Lesson 9

What Makes a Good Sample?

Let’s see what makes a good sample.

Problem 1

Suppose 45% of all the students at Andre’s school brought in a can of food to contribute to a canned food drive. Andre picks a representative sample of 25 students from the school and determines the sample’s percentage.

He expects the percentage for this sample will be 45%. Do you agree? Explain your reasoning.

Problem 2

This is a dot plot of the scores on a video game for a population of 50 teenagers.

A dot plot for “score on a video game.” The numbers 40 through 200, in increments of 10, are indicated. 

The three dot plots together are the scores of teenagers in three samples from this population. Which of the three samples is most representative of the population? Explain how you know.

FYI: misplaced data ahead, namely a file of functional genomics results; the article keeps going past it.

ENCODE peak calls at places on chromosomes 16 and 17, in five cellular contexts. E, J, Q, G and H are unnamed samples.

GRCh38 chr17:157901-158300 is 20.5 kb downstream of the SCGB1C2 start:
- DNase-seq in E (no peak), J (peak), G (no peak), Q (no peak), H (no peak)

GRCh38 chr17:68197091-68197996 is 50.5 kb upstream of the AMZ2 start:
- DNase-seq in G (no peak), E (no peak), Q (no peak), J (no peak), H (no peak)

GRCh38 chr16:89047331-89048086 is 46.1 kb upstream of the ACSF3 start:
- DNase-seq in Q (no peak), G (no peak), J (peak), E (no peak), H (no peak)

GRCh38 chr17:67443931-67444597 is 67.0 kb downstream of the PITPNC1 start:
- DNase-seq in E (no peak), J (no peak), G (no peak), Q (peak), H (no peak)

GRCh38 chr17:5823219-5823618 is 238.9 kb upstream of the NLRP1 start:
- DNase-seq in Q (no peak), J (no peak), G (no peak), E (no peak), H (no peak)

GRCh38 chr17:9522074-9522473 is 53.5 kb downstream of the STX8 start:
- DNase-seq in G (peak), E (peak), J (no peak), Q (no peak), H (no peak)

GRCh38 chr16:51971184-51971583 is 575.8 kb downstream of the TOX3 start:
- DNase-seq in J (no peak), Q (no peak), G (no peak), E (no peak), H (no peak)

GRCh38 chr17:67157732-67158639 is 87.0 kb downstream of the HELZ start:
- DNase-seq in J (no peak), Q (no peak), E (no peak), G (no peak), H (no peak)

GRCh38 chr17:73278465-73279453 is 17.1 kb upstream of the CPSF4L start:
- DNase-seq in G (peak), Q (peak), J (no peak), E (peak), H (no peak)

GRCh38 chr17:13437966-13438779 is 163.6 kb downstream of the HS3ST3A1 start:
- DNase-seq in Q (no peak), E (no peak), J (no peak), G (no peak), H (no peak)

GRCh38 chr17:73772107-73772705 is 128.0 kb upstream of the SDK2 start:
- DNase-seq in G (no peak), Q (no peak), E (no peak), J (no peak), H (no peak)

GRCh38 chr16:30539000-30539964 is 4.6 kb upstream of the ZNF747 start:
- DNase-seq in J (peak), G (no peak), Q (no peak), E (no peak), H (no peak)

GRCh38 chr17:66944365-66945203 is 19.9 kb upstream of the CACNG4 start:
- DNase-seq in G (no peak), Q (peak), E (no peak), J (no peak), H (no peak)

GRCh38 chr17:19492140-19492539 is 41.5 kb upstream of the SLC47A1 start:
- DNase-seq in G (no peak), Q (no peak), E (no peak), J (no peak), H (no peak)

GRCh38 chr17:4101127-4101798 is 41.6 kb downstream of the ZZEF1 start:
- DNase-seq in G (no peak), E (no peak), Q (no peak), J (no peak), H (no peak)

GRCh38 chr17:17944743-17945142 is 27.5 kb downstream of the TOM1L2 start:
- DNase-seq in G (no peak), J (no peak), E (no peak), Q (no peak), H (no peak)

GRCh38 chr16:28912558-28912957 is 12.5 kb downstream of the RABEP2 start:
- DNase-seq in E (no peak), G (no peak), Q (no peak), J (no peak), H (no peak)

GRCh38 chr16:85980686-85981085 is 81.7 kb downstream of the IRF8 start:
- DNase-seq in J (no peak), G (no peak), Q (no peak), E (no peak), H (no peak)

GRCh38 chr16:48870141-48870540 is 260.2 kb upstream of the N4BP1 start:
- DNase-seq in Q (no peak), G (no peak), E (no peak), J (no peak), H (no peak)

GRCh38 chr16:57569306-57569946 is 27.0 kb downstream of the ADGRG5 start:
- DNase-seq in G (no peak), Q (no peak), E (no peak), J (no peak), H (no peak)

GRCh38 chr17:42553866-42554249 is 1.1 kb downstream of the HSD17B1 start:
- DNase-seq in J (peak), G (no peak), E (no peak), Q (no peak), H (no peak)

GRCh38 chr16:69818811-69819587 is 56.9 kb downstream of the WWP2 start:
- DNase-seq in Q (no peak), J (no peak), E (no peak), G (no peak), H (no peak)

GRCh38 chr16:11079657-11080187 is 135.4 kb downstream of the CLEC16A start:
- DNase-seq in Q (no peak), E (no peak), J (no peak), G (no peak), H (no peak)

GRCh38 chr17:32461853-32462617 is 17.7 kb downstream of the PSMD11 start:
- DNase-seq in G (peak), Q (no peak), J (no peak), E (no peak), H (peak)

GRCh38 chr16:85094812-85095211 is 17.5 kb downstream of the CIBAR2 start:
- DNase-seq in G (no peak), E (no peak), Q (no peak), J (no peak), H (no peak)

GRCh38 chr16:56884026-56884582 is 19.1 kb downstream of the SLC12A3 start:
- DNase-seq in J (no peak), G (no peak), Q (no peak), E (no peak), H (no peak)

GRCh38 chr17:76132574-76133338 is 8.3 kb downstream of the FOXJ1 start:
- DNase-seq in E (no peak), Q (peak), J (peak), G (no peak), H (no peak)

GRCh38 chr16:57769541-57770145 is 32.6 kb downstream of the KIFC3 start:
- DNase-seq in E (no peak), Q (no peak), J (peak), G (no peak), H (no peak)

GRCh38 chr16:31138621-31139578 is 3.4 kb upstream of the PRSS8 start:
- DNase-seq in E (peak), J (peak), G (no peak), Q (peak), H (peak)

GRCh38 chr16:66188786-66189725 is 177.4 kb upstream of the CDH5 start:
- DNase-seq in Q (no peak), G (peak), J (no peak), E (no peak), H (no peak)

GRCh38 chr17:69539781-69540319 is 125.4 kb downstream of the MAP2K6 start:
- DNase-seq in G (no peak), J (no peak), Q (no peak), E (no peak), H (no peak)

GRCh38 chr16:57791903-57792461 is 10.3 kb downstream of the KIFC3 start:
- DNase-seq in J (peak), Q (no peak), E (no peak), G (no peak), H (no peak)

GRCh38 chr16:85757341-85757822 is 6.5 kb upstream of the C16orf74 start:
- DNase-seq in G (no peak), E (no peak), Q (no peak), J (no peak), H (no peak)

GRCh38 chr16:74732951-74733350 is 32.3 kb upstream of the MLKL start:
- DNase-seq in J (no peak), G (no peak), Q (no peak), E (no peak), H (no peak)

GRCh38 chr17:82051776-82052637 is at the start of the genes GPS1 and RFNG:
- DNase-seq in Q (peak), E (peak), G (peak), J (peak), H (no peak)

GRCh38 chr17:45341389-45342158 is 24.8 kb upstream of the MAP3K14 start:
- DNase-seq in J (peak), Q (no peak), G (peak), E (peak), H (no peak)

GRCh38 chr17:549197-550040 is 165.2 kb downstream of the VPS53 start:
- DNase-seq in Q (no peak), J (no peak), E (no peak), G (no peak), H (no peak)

Three dot plots for “score on a video game” are labeled “sample 1,” “sample 2,” and “sample 3.” The numbers 40 through 200, in increments of 10, are indicated

Problem 3

This is a dot plot of the number of text messages sent one day for a sample of the students at a local high school. The sample consisted of 30 students and was selected to be representative of the population.

A dot plot for “number of text messages sent.” The numbers 0 through 90, in increments of 5, are indicated.
  1. What do the six values of 0 in the dot plot represent?

  2. Since this sample is representative of the population, describe what you think a dot plot for the entire population might look like.

Problem 4

A doctor suspects you might have a certain strain of flu and wants to test your blood for the presence of markers for this strain of virus. Why would it be good for the doctor to take a sample of your blood rather than use the population?

(From Unit 8, Lesson 8.)